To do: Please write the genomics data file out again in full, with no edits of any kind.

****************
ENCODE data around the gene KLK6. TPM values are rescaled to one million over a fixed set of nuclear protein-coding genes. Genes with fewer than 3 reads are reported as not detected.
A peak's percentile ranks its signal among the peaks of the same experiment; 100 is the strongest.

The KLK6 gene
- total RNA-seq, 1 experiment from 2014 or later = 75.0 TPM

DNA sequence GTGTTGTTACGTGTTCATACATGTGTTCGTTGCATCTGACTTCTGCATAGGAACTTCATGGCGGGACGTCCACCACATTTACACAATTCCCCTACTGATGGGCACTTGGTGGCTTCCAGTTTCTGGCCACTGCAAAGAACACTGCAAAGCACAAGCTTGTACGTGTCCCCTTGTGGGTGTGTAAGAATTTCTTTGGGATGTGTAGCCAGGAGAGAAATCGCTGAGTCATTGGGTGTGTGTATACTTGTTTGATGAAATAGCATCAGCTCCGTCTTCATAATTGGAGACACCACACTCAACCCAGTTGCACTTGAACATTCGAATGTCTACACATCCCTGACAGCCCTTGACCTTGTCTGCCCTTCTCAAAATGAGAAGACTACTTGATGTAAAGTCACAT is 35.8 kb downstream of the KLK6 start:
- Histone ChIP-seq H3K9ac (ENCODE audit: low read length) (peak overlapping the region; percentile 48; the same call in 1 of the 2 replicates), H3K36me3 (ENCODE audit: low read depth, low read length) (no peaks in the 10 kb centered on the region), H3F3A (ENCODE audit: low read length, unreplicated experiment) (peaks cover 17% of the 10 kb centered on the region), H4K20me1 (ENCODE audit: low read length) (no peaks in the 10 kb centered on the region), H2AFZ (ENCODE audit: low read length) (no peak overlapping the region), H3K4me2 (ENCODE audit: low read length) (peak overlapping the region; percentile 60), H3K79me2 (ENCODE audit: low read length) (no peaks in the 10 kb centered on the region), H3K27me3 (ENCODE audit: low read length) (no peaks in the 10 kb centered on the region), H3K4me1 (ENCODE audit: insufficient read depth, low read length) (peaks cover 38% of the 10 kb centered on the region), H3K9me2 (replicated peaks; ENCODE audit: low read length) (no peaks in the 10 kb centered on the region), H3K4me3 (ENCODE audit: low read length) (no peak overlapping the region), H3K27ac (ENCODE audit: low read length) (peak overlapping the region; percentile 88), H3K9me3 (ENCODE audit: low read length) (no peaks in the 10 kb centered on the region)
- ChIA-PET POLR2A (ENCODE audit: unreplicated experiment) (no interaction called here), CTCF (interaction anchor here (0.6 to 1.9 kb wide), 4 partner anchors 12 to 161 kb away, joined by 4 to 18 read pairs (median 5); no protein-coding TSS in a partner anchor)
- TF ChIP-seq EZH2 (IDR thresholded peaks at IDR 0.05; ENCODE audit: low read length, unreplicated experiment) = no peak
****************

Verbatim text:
ENCODE data around the gene KLK6. TPM values are rescaled to one million over a fixed set of nuclear protein-coding genes. Genes with fewer than 3 reads are reported as not detected.
A peak's percentile ranks its signal among the peaks of the same experiment; 100 is the strongest.

The KLK6 gene
- total RNA-seq, 1 experiment from 2014 or later = 75.0 TPM

DNA sequence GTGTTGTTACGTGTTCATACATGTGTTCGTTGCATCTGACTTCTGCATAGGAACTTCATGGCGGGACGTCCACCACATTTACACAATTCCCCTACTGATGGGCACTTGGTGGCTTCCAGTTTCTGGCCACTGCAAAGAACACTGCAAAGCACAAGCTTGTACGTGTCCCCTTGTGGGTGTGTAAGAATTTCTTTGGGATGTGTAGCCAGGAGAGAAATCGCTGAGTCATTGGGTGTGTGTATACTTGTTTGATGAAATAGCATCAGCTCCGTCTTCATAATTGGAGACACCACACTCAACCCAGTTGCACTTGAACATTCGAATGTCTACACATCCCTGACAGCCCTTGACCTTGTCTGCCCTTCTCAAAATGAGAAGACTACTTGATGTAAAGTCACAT is 35.8 kb downstream of the KLK6 start:
- Histone ChIP-seq H3K9ac (ENCODE audit: low read length) (peak overlapping the region; percentile 48; the same call in 1 of the 2 replicates), H3K36me3 (ENCODE audit: low read depth, low read length) (no peaks in the 10 kb centered on the region), H3F3A (ENCODE audit: low read length, unreplicated experiment) (peaks cover 17% of the 10 kb centered on the region), H4K20me1 (ENCODE audit: low read length) (no peaks in the 10 kb centered on the region), H2AFZ (ENCODE audit: low read length) (no peak overlapping the region), H3K4me2 (ENCODE audit: low read length) (peak overlapping the region; percentile 60), H3K79me2 (ENCODE audit: low read length) (no peaks in the 10 kb centered on the region), H3K27me3 (ENCODE audit: low read length) (no peaks in the 10 kb centered on the region), H3K4me1 (ENCODE audit: insufficient read depth, low read length) (peaks cover 38% of the 10 kb centered on the region), H3K9me2 (replicated peaks; ENCODE audit: low read length) (no peaks in the 10 kb centered on the region), H3K4me3 (ENCODE audit: low read length) (no peak overlapping the region), H3K27ac (ENCODE audit: low read length) (peak overlapping the region; percentile 88), H3K9me3 (ENCODE audit: low read length) (no peaks in the 10 kb centered on the region)
- ChIA-PET POLR2A (ENCODE audit: unreplicated experiment) (no interaction called here), CTCF (interaction anchor here (0.6 to 1.9 kb wide), 4 partner anchors 12 to 161 kb away, joined by 4 to 18 read pairs (median 5); no protein-coding TSS in a partner anchor)
- TF ChIP-seq EZH2 (IDR thresholded peaks at IDR 0.05; ENCODE audit: low read length, unreplicated experiment) = no peak